Here's something for all you people who have (or are willing to create) a "unl.edu" email account.

The Facebook is an online college database of sorts that connects people with their friends from their own school as well as people from other schools. Once you locate someone, you request their permission to list them as a friend, and if they agree, you're both listed as friends on one another's profile page. (Cheesy sounding, I realize.) Anyway, it allows you to see your friends' friends and their friends' friends and so forth. Friends anyone?

While it smacks of (there's a shout out to Jakob) middle school cliqueishness a bit, it can be useful in locating old friends you haven't seen for ages, etc. And it serves as a great way to waste infinite amounts of time that should be spent studying.

Saturday, November 27, 2004

Que je vomisse!

The Missouri Tigers just defeated the Iowa State Cyclones 17-14 in overtime. Normally, I wouldn't care too much about this game; this time, the loss of the Cyclones (combined with the loss of the Huskers yesterday) gives the Colorado Buffaloes the Big 12 North Title and sends them to the Big 12 Championship. I was definitely more thankful on Thursday.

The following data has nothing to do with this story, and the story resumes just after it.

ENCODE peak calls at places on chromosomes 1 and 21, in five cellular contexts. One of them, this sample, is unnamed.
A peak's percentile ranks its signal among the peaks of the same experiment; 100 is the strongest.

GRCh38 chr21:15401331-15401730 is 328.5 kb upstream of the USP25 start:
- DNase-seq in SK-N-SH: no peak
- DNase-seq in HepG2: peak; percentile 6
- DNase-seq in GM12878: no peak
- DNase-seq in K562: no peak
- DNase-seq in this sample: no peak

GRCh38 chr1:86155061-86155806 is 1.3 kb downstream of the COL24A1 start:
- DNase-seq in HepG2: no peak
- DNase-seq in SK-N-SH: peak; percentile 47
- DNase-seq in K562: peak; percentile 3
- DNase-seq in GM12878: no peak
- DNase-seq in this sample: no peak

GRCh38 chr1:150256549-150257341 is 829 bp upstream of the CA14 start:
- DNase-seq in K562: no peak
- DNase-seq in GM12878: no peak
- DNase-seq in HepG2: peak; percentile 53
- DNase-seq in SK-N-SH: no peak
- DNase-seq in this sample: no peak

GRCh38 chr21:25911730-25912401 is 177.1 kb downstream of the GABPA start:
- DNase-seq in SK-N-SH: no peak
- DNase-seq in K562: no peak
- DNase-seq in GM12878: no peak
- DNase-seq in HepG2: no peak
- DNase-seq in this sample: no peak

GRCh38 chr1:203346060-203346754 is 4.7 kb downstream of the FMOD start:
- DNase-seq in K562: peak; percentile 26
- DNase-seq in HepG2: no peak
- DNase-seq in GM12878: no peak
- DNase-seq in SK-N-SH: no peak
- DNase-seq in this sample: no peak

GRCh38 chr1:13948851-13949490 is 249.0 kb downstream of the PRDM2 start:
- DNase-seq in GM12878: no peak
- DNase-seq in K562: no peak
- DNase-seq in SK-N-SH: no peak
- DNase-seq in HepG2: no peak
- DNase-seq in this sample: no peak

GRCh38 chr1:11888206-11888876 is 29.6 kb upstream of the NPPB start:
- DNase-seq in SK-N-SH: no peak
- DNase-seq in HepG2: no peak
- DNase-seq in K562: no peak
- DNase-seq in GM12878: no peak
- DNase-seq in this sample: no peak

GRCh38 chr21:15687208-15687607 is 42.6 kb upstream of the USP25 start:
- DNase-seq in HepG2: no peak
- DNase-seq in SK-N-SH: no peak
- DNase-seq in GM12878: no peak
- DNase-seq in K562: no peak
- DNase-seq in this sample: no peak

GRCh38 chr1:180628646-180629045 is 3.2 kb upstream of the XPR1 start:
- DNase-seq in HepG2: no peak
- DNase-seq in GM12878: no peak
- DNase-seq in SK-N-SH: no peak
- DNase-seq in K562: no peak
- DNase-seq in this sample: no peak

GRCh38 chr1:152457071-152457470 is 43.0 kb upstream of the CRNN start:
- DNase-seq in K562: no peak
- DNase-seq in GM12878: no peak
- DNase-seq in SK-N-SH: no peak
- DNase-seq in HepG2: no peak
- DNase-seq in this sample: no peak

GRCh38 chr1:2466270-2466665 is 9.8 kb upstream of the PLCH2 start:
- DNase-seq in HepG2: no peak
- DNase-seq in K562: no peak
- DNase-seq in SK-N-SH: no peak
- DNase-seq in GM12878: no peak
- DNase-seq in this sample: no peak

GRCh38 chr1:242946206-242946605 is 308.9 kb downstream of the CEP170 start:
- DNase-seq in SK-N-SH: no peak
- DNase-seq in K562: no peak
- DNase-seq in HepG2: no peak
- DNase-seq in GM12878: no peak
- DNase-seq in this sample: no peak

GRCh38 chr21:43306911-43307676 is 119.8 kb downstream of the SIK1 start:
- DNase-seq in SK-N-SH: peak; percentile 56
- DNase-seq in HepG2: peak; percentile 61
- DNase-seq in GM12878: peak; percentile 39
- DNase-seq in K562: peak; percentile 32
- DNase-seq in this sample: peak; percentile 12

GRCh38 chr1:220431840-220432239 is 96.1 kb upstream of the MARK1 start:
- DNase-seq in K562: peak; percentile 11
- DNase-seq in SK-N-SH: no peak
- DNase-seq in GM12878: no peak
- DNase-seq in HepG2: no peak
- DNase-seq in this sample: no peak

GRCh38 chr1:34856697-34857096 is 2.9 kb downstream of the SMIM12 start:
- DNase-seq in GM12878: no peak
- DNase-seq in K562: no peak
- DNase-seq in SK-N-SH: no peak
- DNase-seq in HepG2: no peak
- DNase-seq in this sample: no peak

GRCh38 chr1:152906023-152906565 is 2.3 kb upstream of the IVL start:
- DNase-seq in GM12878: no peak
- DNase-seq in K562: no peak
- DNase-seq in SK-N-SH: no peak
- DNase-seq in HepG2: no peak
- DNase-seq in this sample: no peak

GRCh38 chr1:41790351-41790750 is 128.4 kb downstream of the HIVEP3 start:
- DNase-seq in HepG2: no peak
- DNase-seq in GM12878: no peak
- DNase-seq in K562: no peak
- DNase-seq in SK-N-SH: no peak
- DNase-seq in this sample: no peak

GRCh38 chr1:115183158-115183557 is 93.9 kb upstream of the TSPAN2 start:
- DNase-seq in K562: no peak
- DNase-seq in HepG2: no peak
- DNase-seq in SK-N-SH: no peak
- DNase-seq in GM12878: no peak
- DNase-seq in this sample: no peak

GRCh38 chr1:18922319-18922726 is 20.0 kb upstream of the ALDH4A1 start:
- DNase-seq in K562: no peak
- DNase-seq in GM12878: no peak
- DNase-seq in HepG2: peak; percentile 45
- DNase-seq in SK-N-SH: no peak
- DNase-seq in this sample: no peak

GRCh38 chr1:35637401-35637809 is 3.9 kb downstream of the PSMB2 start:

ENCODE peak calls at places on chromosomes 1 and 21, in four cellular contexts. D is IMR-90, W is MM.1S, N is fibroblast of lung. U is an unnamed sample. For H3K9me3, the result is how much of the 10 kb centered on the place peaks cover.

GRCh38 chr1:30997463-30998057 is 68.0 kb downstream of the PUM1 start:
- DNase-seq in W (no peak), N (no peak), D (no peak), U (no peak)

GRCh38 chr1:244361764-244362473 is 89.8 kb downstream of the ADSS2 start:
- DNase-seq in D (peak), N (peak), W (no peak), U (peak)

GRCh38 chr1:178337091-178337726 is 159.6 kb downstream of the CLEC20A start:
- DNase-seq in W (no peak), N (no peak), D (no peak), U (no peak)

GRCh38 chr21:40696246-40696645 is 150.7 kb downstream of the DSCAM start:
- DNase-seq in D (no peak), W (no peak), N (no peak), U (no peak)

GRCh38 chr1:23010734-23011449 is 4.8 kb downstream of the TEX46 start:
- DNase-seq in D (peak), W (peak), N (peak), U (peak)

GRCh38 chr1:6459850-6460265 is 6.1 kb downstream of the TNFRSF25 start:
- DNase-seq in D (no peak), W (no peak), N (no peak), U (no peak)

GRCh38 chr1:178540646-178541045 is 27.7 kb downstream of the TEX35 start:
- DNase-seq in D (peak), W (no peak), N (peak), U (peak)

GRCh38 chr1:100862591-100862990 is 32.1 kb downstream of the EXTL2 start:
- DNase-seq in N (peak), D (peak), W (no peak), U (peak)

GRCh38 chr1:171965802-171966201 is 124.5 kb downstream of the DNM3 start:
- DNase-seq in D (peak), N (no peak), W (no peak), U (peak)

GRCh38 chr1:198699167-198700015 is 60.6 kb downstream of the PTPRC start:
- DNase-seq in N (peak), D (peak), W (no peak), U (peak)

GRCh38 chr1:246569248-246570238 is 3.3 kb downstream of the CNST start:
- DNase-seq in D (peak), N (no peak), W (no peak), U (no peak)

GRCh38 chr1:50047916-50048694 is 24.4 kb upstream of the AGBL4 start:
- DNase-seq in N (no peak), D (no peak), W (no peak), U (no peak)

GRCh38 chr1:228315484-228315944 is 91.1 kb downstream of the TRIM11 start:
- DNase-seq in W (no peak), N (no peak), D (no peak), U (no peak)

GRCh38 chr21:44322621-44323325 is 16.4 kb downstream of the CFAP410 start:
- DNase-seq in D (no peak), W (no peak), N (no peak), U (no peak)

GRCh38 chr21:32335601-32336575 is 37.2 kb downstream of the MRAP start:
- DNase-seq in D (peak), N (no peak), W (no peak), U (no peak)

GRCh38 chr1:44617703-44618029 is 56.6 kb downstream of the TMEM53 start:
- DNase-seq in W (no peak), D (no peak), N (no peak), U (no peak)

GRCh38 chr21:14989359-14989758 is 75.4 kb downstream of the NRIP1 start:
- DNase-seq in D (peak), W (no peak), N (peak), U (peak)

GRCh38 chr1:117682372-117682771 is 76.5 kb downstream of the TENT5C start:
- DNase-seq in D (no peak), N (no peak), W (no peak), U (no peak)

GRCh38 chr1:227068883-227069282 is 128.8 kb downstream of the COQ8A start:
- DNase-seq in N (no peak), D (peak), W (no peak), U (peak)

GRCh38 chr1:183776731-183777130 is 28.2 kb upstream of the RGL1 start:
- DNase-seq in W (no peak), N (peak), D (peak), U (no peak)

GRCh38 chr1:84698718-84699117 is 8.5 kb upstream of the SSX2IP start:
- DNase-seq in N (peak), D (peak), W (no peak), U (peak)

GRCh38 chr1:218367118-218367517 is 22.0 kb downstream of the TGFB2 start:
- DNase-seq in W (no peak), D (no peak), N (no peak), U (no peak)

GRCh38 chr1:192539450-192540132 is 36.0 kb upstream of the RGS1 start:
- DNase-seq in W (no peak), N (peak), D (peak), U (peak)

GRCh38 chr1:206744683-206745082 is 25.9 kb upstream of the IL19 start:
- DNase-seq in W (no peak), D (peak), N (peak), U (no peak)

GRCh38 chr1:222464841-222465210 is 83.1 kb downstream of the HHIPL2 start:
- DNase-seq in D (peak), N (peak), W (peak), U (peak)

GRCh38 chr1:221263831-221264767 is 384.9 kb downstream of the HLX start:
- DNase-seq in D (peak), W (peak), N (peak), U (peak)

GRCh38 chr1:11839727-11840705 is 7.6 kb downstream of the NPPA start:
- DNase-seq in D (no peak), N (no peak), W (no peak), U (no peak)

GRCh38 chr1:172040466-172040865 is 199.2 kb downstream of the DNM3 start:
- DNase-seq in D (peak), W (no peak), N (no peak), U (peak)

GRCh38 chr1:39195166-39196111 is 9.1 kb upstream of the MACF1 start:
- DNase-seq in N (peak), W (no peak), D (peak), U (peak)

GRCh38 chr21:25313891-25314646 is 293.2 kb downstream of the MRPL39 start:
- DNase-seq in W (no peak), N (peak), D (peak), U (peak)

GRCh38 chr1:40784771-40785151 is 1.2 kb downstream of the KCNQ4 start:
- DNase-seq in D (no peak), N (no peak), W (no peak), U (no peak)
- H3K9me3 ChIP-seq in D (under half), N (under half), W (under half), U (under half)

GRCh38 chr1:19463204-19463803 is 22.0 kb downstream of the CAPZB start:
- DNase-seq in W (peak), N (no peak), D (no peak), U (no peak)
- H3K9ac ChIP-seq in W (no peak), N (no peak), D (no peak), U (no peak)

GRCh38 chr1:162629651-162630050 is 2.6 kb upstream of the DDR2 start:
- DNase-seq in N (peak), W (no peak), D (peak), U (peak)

Free Sandra McCracken (with Derek Webb) song

Because Andrew has been slacking over break (he's let the blog suffer so he can work on homework--can you believe it?), I feel the need to report to you something I found on the Derek Webb Webboard: there is a free mp3 of a song called "No More Tears," which you can get here.

I would review this or something, but that's not really my domain--I'll let Andrew do something appropriate whenever he gets his homework done. (By the way, how's Dante's Paradiso coming, Andrew?)


Friday, November 26, 2004

You have good taste in radio

A while ago, Andrew posted about a web site called You Have Bad Taste In Music. I must confess that I didn't even check out this site until Andrew forced me to do so today. So, I poked around through some of them and found them interesting.